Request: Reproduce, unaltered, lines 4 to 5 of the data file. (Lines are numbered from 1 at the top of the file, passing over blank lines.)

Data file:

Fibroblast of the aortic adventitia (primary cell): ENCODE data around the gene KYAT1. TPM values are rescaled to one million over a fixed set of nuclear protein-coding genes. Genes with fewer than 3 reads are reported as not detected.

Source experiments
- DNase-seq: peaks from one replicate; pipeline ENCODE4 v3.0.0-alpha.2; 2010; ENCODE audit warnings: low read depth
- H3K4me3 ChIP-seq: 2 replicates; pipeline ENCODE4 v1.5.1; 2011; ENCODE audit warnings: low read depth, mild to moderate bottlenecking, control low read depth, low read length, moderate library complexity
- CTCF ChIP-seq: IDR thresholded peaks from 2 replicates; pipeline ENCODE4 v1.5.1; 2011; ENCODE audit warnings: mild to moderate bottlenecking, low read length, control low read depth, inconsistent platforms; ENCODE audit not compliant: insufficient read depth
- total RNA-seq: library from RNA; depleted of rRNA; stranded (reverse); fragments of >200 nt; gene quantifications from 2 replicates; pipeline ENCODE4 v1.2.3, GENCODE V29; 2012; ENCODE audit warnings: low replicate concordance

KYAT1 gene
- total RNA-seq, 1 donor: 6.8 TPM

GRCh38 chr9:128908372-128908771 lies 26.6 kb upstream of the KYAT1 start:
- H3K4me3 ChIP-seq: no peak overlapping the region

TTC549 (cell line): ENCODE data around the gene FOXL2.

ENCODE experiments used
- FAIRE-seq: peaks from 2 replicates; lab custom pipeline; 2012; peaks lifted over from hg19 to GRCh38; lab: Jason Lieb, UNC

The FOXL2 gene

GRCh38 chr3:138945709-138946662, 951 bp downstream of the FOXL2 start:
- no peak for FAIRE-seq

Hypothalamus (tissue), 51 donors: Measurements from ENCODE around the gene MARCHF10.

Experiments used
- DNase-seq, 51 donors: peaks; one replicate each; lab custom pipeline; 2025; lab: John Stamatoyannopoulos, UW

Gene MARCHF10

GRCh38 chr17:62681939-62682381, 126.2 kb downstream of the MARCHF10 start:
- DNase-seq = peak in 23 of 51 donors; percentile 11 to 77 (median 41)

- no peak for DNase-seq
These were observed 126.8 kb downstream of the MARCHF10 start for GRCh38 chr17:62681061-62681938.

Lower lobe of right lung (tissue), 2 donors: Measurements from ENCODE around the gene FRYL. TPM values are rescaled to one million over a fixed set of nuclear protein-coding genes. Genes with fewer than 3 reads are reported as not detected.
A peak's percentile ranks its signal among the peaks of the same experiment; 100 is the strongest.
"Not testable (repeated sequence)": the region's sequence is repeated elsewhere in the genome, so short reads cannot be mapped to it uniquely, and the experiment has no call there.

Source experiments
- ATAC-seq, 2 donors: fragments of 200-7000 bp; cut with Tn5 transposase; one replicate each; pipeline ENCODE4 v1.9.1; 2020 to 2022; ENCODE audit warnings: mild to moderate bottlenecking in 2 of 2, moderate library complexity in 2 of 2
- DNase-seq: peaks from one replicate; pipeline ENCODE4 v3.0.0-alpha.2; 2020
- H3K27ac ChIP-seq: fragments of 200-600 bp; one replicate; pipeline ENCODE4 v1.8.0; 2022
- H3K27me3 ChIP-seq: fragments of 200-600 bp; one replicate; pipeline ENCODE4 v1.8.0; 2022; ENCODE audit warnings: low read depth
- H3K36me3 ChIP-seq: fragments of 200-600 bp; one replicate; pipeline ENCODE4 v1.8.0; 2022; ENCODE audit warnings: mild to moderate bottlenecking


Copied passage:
- H3K4me3 ChIP-seq: 2 replicates; pipeline ENCODE4 v1.5.1; 2011; ENCODE audit warnings: low read depth, mild to moderate bottlenecking, control low read depth, low read length, moderate library complexity
- CTCF ChIP-seq: IDR thresholded peaks from 2 replicates; pipeline ENCODE4 v1.5.1; 2011; ENCODE audit warnings: mild to moderate bottlenecking, low read length, control low read depth, inconsistent platforms; ENCODE audit not compliant: insufficient read depth